Moving from production to management isn’t always an easy transition and certainly was a learning curve for myself. We opened Fry’s Spring Station in 2016 and built a brand that has become the staple of that neighborhood. I delved into menu costing and purchasing as well as hiring and customer services. From there I helped re-stabilize the companies sister business, Ivy Provisions. Once again delving into sandwich production and recipe development. Luckily from my previous jobs provisions of Rock Barns Butchery in Nelson County, VA.

About a year and a half later I wanted to move closer to my family out west and chose the infamous Portland, Oregon as a landing pad. I picked up work at Olympia Provisions but moved on not long after to drink beer and occasionally work with Kei Ohdera. Oh yeah and plan to open a butchers shop.

PASTURE has turned into a culmination of my life’s work. It’s a breaking point of the wave that has been my career. My beliefs and craft as an individual in community, state and even our country has developed a passion to bring together the symbiosis that already existed. To re-instate the sense of connection we deserve and all have here. Humane and ethical animal husbandry is the best way to showcase our humanity and values. Procuring the BEST Oregon product and preparing food for the BEST Oregon individuals is what Pasture wants to achieve as much as I do.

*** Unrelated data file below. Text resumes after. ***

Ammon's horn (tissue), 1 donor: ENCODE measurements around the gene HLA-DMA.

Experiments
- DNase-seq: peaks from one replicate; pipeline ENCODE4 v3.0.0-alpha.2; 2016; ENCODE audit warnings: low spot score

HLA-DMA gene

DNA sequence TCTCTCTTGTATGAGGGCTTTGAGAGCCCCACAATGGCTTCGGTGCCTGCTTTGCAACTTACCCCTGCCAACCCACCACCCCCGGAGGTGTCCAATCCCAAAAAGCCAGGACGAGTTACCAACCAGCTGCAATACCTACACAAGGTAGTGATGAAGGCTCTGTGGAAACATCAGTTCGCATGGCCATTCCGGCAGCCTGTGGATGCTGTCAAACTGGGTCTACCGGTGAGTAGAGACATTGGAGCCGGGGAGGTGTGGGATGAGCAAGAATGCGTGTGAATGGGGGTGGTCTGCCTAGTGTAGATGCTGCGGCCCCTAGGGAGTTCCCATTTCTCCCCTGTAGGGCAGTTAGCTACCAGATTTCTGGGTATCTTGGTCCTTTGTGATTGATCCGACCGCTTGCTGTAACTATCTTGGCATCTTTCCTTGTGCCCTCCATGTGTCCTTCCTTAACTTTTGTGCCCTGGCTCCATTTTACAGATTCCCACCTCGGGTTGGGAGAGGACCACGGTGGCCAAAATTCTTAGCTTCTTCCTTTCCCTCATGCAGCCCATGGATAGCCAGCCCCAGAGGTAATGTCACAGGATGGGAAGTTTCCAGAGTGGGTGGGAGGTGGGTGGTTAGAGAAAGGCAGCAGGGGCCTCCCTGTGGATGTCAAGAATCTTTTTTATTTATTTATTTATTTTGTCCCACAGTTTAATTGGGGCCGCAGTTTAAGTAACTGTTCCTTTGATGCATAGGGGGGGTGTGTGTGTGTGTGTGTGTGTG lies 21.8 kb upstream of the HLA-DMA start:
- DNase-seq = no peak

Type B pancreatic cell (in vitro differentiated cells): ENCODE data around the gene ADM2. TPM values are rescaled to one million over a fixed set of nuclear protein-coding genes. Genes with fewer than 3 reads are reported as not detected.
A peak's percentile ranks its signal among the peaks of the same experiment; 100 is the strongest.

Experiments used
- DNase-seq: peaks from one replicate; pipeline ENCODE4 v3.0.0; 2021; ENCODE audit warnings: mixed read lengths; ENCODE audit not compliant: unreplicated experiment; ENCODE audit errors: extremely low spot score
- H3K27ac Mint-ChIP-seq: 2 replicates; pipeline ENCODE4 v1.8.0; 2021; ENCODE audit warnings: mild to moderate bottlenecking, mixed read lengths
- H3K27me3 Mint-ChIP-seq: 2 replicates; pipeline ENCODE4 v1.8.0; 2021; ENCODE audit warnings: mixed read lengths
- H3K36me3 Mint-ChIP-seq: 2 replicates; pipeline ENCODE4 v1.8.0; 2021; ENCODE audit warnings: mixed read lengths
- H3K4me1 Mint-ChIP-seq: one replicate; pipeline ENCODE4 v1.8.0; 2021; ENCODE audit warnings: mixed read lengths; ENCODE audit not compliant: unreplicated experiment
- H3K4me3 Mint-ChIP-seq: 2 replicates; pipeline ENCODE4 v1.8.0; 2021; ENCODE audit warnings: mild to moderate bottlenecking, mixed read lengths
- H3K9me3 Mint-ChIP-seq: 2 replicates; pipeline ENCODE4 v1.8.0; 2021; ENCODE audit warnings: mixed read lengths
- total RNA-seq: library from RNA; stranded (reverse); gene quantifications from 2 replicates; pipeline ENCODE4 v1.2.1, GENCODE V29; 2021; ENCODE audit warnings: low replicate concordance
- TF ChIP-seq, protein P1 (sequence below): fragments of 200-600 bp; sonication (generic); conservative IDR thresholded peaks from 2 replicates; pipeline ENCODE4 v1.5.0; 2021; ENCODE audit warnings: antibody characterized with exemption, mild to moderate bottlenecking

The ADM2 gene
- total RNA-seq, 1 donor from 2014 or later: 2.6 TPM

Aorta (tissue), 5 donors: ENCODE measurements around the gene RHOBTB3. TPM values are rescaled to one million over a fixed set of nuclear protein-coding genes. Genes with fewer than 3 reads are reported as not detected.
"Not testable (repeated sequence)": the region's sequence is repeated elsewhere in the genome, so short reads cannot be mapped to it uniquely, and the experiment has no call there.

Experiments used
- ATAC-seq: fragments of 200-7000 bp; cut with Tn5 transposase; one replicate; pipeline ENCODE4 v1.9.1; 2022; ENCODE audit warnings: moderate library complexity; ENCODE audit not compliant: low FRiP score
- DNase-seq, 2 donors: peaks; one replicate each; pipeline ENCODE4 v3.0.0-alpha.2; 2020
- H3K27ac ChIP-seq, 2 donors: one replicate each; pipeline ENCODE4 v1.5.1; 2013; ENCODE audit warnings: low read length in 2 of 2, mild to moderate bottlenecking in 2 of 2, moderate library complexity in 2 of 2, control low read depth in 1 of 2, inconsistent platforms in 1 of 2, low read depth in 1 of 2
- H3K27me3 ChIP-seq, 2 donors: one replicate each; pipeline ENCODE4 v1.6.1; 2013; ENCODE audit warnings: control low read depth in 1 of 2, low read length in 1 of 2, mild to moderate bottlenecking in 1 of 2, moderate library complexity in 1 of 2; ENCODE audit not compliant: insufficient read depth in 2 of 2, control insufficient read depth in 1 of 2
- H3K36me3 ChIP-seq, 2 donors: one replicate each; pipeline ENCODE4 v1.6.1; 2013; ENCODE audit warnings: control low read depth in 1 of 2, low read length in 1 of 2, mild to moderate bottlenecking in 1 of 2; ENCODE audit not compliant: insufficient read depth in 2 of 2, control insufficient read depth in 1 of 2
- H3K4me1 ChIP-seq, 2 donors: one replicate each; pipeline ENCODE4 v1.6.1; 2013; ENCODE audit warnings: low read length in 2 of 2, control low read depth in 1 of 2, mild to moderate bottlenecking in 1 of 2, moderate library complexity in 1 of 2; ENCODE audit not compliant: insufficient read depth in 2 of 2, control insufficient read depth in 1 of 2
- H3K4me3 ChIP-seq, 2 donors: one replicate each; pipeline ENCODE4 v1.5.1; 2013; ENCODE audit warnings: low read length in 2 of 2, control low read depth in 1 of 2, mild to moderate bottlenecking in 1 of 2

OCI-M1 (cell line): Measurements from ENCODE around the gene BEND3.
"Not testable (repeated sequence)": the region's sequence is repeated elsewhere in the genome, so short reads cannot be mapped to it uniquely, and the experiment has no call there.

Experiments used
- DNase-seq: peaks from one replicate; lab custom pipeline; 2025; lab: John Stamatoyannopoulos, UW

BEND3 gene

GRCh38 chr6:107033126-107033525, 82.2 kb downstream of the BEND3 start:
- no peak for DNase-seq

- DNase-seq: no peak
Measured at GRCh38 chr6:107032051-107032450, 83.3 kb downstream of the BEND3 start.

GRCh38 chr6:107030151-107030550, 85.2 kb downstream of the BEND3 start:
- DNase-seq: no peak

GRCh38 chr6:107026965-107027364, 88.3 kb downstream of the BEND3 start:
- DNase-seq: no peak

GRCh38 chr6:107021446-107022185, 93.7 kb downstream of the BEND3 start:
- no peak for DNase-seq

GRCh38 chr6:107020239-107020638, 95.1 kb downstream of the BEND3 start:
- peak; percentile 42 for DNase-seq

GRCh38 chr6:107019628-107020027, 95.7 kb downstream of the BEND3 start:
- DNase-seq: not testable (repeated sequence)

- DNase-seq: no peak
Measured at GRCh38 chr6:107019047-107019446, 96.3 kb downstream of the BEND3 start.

**Taste Something Real***



Kei Ohdera

Kei photo.jpg

Moved to Portland in 2015


I was born in Ichikawa, Japan right outside of Tokyo and spent my early childhood there enjoying the benefits of home cooked meals from my grandmother. My fascination with food and dining truly began around a communal bowl of couscous on the western coast of Mauritania. I spent a year here as a young boy with my family, and the experiences of eating with our hands and using compacted balls of couscous to sop up the delicious stews and preserves sparked in me a desire to work with my hands around foods.

A few years later, after my family and I had moved back to Japan, we picked up again and moved to Iowa here in the mid-west. We spent a few years here among meat centric, starch bound foods, but the remainder of my childhood was spent in Connecticut where I learned to love the relationship between farms and restaurants during the popularization of the Farm to table mentality.